Sunflower Serves Hundreds; Linda Armstrong is Honored; Dr. Revilla Recounts His Summits

Collage of photos

From left: Davis Phinney gives the sign of victory; Kim Seroogy, PhD, presents Linda Armstrong with the Sunflower Victory Award; and Kathy Krumme, bike ride co-chair, echos the day’s sentiments. Photos by Tonya Hines and Tom Uhlman.

Morning showers put a soggy spin on the ninth annual Sunflower Revolution, but the sun was shining and organizers were smiling before the day was out. All told, 348 patients, caregivers and family members attended the free educational symposium and expo, a project of the James J. and Joan A. Gardner Center for Parkinson’s Disease and Movement Disorders at the UC Gardner Neuroscience Institute, one of four institutes of UC Health. In addition, more than 200 cyclists – including former Tour de France Stage-winner and Olympian Davis Phinney — braved the early clouds and enjoyed a scenic 40-kilometer bike ride, which benefitted the Gardner Center through the UC Foundation’s Davis Phinney / Donald Krumme Fund.

People pose for photo

Linda Armstrong, a longtime advocate for people with Parkinson’s disease, was honored during the symposium with the 2012 Sunflower Victory Award. The award was presented by Kim Seroogy, PhD, Director of the Selma Schottenstein Harris Lab for Research in Parkinson’s and Research Director at the Gardner Center. Ms. Armstrong was praised for “representing the spirit and the ‘Move to Live, Live to Move’ philosophy of the Sunflower Revolution.”

Ellen Air, MD, PhD, a neurosurgeon with the Gardner Center and Mayfield Clinic, discusses surgical management of Parkinson’s disease at the Sunflower symposium. Photo by Martha Headworth / Mayfield Clinic.

Attendees were also treated to a special e-mail from Fredy J. Revilla, MD, Director of the Gardner Center and holder of the James J. and Joan A. Gardner Family Center for Parkinson’s Disease and Movement Disorders Chair. Dr. Revilla turned a once-in-a-lifetime mountaineering vacation into his own personal fundraiser for the Gardner Center. Dr. Revilla had hoped to summit Mount Sajama, the highest peak in Bolivia, but the peak was not accessible because of bad weather. Nevertheless, Dr. Revilla proudly displayed a Gardner Center banner – generously provided by Advance Printing in Cincinnati – at the summit of Nevada Illimani in Bolivia.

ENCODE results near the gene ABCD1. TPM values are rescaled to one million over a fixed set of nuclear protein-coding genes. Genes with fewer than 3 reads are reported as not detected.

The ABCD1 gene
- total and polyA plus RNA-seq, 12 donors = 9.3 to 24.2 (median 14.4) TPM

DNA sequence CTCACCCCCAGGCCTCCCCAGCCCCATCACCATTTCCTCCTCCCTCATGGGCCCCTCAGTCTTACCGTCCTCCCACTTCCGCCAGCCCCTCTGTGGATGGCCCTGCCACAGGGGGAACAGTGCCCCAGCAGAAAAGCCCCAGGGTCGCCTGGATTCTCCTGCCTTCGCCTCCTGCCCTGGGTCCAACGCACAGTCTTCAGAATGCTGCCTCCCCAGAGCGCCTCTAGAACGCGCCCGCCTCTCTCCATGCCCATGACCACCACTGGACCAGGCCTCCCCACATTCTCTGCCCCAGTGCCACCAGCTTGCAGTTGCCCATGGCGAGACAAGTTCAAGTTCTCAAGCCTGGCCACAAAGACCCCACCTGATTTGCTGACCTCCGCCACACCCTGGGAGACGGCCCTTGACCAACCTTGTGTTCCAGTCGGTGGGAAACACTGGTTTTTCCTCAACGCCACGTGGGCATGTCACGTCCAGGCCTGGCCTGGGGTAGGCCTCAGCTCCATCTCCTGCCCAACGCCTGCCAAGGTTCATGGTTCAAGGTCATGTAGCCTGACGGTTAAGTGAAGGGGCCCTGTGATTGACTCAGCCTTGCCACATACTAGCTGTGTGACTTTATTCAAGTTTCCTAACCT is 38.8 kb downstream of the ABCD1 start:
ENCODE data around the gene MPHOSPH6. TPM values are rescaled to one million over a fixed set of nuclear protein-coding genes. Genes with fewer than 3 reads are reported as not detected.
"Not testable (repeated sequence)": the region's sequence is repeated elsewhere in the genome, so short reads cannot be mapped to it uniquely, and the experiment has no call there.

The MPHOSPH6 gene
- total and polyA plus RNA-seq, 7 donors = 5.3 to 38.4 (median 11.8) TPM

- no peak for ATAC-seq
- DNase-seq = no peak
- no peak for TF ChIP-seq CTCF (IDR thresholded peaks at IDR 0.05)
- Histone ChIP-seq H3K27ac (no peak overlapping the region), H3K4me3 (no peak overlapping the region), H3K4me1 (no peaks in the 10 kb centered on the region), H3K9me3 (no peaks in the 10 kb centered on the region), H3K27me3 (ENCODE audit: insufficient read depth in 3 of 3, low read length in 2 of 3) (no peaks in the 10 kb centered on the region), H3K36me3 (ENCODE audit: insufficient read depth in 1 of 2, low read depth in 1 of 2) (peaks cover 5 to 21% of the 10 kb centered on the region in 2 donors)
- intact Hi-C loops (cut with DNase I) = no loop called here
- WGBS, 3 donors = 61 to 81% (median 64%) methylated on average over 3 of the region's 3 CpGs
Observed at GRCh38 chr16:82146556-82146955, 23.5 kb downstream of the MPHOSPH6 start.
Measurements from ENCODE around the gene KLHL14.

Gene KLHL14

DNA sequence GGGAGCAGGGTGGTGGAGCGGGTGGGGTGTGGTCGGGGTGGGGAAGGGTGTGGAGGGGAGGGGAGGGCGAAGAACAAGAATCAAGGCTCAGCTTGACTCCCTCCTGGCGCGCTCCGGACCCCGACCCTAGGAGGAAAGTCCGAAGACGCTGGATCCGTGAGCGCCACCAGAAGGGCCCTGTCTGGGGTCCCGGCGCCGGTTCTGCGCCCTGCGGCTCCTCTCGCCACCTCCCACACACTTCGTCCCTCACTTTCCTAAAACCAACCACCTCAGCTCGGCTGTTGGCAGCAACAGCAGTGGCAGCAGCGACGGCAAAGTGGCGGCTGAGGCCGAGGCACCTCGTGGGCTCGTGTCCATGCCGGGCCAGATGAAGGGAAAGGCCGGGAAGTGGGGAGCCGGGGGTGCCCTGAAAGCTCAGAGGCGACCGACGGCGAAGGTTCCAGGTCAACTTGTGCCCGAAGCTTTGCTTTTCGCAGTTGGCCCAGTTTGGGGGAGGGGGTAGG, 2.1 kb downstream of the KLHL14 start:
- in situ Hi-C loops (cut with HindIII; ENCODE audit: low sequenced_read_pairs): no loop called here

Dr. Revilla wrote:

… We made the summit of Illimani, in the Cordillera Real in Bolivia, yesterday at 7:30 a.m., after leaving the Campo Alto at 2:00 a.m. the same day. In the last 10 days we have climbed:

•    Cerro Rico, Potosi: 15,688 ft.
•    Nevado Tarija: 17,241 ft.
•    Nevado Pequeno Alpamayo: 17,618 ft.
•    Nevado Illimani: 21,122 ft.

Our main target, Sajama, was not accessible due to bad weather.

Tomorrow I leave to climb Nevado Huayna Potosi: 19, 974 ft., which is the last one of the trip.

Please extend my big thanks to our good friend Davis Phinney for inspiring me to conquer my own personal summit, and I hope to serve as inspiration for our patients and families, colleagues and friends to set their own summits.

We are back for tonight in the hotel but leaving tomorrow morning again for the mountains.Best regards and muchos abrazos from Bolivia. Have a great Sunflower Revolution event tomorrow! Please share my message with everyone attending the event.

Fredy

The Sunflower Revolution was named and founded in 2004 by Ms. Krumme, whose father, the late Donald Krumme, suffered from Parkinson’s disease. The sunflower is not only a ubiquitous sight at the Tour de France, the world’s most famous cycling event, it is also a symbol of hope. Those who support the Sunflower events are helping fuel research that will lead to a revolution in the care of people with Parkinson’s disease.

— Cindy Starr

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